Terry Himes on Landing the Perseverance Rover & What’s Next for NASA

The Lansing-area native is part of the space agency’s Jet Propulsion Laboratory team in Pasadena, California
Terry Himes
Terry Himes

Terry Himes is a Michigan native who has gone a long way since his mid-state childhood — all the way to Mars, in fact. He helped put the Perseverance Mars rover on the Red Planet in February as part of NASA’s Jet Propulsion Laboratory (JPL) team in Pasadena, California, where he holds the title of ground data systems I&T lead engineer.

The Michigan State University alum tells Hour Detroit about the “terror” of landing a craft on another planet, how a kid who didn’t like science fiction ended up at NASA, and how (safely) launching mice in model rockets as a kid started him on his scientific journey. 

Hour Detroit: Has the MSU-U-M rivalry really gone interstellar?

Terry Himes: The rivalry found its way all the way to JPL. We have a lot of people from Michigan. A few people are Spartans, of course, and a few people are from the University of Michigan. Most of the guys that I work with, they’re football fans just like I was when I lived in on-campus housing a stone’s throw from the football field. [During football season] I take off my JPL lanyard and I wear my MSU Spartan lanyard, and they wear their Wolverine lanyards. We’re all teammates, and we’re working on the same missions together, so it’s a lot of fun. 

Tell us about your path from being a Grand Ledge, Michigan, kid in the 1960s to JPL.

I started shooting rockets up in my backyard. I decided I needed more space, so I went to the big open field behind the high school and started shooting rockets. Two of my friends were taking biology at the time and doing these experiments on mice, and they said we should combine the two and start shooting the mice in the rockets. My part of that, sort of an engineering part, was to keep the mice safe, of course, and then they would be running tests before and after the flight. I wanted to work for NASA because at the time Gemini and Apollo were just starting up, and it was just an exciting time in America in general. Everybody was really excited about what we were doing in space, and I said, “Well, that’s where I want to be.” So my goal from a very early age was to work for NASA.

Your job title is complicated. What do you do?

I’m in the mission planning and sequencing area. These are part of the teams that actually build the commands that we actually send to the spacecraft.

When Perseverance landed, what was the mood like at JPL?

Landings are always exciting. Any event, actually, is exciting, whether it’s launch, landing, or flyby of a comet. The landing is called “seven minutes of terror” because there’s really not much communication as it’s going through the atmosphere, and the landing has to be all automated.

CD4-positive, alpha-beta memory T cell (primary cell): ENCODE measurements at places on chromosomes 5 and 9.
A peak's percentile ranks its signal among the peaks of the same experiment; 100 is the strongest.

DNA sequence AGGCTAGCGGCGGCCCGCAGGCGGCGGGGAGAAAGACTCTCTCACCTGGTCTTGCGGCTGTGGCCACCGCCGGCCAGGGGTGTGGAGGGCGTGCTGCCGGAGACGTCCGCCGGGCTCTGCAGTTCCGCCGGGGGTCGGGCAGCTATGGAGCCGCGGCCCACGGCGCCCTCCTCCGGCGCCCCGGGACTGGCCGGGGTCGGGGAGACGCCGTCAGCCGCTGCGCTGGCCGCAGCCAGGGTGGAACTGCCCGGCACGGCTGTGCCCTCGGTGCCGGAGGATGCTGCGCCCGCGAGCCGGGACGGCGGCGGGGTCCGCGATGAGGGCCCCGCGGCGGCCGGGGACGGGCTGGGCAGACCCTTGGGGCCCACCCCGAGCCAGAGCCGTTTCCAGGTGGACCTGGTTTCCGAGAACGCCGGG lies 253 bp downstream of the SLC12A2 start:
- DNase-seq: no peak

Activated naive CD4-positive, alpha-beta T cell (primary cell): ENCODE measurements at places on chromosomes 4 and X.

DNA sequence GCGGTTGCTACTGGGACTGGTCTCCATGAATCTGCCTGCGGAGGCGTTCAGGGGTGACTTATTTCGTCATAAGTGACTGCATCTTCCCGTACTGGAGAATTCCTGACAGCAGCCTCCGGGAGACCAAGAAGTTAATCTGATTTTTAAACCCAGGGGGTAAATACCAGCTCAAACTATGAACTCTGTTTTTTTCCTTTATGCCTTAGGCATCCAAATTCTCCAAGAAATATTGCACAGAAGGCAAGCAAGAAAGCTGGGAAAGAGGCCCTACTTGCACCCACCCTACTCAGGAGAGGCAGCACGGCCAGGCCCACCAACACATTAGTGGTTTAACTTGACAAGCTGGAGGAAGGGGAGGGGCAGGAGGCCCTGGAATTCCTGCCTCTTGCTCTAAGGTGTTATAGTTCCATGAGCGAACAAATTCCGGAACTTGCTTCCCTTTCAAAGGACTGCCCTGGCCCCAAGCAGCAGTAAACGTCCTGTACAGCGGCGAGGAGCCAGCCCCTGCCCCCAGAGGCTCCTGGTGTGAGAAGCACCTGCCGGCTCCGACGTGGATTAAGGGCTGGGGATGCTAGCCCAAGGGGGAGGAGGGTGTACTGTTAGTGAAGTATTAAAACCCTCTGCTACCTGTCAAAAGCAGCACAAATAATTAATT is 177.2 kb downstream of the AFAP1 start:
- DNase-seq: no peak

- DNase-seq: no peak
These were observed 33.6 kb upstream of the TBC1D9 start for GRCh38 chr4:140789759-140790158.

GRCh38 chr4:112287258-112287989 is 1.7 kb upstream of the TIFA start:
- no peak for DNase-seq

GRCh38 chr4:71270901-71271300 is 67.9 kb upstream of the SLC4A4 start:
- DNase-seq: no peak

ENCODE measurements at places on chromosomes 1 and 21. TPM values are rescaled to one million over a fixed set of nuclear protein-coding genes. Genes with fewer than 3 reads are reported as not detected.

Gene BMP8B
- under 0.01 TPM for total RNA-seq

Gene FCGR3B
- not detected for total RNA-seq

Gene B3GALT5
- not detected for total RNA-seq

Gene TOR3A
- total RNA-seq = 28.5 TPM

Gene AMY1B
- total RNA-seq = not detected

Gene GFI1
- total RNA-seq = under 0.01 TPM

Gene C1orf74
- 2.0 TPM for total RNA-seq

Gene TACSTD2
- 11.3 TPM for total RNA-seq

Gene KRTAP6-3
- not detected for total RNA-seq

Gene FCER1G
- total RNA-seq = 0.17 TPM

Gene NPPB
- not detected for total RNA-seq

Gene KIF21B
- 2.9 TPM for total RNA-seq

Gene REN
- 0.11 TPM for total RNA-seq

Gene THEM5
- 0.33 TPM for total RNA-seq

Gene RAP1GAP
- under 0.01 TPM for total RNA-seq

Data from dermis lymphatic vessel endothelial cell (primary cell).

Where were you at that time? The mission control room?

I was not in the main room. The people that you see on camera are just the tip of the iceberg. There are a lot of people and a lot of different rooms, different buildings. I monitored from a different building.

What was the mood around you during descent?

You have to remember these projects take 10 years to get to where they’re going, from development to that point. So, yeah, it’s very tense and then once the landing happened, a lot of release. You can see it on camera. I mean, people just literally jump up and scream. It’s just a feeling of total relief that everything worked and now you’re on the surface. It’s a huge, huge, huge accomplishment.

Are you a science-fiction fan? Did it inspire your path at all?

Oddly, no. I wasn’t a real big science-fiction fan growing up, so it didn’t really play much of a role. It is funny that, when I joined JPL, I gave presentations on the history of JPL and how science fiction actually played a role back in those days and in the 1930s when kids were doing the same thing I was doing: shooting rockets up. They were actually shooting rockets up in the Arroyo Seco, a canyon in Pasadena where JPL is now.

What does sci-fi get right — or wrong — about space?

We have to use our imagination to inspire and get ourselves to the next level, but the reality is, it’s much harder than that. So when you see those things, you read about those things, to me it makes it sound very simple, but in reality, it takes thousands and thousands of dedicated scientists and engineers to actually make something happen.

Now that you’ve been to Mars, what’s your next destination?

We have probably about 30 flying missions at JPL, and those missions and flight operations are very active. I’m on several of them: the Trace Gas Orbiter, which is another Mars space probe. I’m also working on the startup of Psyche, a probe which is going to an all-metal asteroid. I even worked on Juno, a Jupiter space probe, for a while.

You turned 72 this year. Where do you get the energy to keep doing this?

There are so many inspirational things that are going on at JPL on a daily and weekly basis. It’s just fun and exciting, so I think that keeps you going and keeps your mind going and keeps you sharp. That’s for sure, because you have to stay on top of things all the time. 

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